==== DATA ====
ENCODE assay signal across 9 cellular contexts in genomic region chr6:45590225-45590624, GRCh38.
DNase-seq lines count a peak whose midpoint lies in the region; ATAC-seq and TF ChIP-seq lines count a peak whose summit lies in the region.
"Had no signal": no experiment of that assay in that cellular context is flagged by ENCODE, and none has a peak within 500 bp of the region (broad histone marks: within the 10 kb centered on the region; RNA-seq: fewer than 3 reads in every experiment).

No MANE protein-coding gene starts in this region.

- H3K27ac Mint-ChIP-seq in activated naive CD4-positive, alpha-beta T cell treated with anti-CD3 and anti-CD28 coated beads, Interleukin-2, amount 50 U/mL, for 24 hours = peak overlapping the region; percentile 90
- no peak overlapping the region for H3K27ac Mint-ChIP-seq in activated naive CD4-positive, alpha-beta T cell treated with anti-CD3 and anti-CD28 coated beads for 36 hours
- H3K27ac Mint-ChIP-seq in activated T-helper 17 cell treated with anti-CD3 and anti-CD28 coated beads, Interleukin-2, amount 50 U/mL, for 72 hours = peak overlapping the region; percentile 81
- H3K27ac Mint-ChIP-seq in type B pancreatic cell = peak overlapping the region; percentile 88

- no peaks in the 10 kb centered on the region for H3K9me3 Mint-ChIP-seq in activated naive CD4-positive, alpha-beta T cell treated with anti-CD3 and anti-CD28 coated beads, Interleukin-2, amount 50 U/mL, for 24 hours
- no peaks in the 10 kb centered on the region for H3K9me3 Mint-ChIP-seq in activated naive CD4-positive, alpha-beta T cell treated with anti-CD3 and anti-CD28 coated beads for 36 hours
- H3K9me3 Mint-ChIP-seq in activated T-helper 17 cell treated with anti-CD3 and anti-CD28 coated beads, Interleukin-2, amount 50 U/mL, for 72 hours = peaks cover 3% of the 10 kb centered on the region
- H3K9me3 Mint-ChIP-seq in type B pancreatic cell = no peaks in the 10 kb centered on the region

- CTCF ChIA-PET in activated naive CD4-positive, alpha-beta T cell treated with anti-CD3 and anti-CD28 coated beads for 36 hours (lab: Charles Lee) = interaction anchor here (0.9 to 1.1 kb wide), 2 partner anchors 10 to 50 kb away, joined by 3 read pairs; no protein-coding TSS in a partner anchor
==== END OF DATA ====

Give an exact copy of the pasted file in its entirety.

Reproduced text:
ENCODE assay signal across 9 cellular contexts in genomic region chr6:45590225-45590624, GRCh38.
DNase-seq lines count a peak whose midpoint lies in the region; ATAC-seq and TF ChIP-seq lines count a peak whose summit lies in the region.
"Had no signal": no experiment of that assay in that cellular context is flagged by ENCODE, and none has a peak within 500 bp of the region (broad histone marks: within the 10 kb centered on the region; RNA-seq: fewer than 3 reads in every experiment).

No MANE protein-coding gene starts in this region.

- H3K27ac Mint-ChIP-seq in activated naive CD4-positive, alpha-beta T cell treated with anti-CD3 and anti-CD28 coated beads, Interleukin-2, amount 50 U/mL, for 24 hours = peak overlapping the region; percentile 90
- no peak overlapping the region for H3K27ac Mint-ChIP-seq in activated naive CD4-positive, alpha-beta T cell treated with anti-CD3 and anti-CD28 coated beads for 36 hours
- H3K27ac Mint-ChIP-seq in activated T-helper 17 cell treated with anti-CD3 and anti-CD28 coated beads, Interleukin-2, amount 50 U/mL, for 72 hours = peak overlapping the region; percentile 81
- H3K27ac Mint-ChIP-seq in type B pancreatic cell = peak overlapping the region; percentile 88

- no peaks in the 10 kb centered on the region for H3K9me3 Mint-ChIP-seq in activated naive CD4-positive, alpha-beta T cell treated with anti-CD3 and anti-CD28 coated beads, Interleukin-2, amount 50 U/mL, for 24 hours
- no peaks in the 10 kb centered on the region for H3K9me3 Mint-ChIP-seq in activated naive CD4-positive, alpha-beta T cell treated with anti-CD3 and anti-CD28 coated beads for 36 hours
- H3K9me3 Mint-ChIP-seq in activated T-helper 17 cell treated with anti-CD3 and anti-CD28 coated beads, Interleukin-2, amount 50 U/mL, for 72 hours = peaks cover 3% of the 10 kb centered on the region
- H3K9me3 Mint-ChIP-seq in type B pancreatic cell = no peaks in the 10 kb centered on the region

- CTCF ChIA-PET in activated naive CD4-positive, alpha-beta T cell treated with anti-CD3 and anti-CD28 coated beads for 36 hours (lab: Charles Lee) = interaction anchor here (0.9 to 1.1 kb wide), 2 partner anchors 10 to 50 kb away, joined by 3 read pairs; no protein-coding TSS in a partner anchor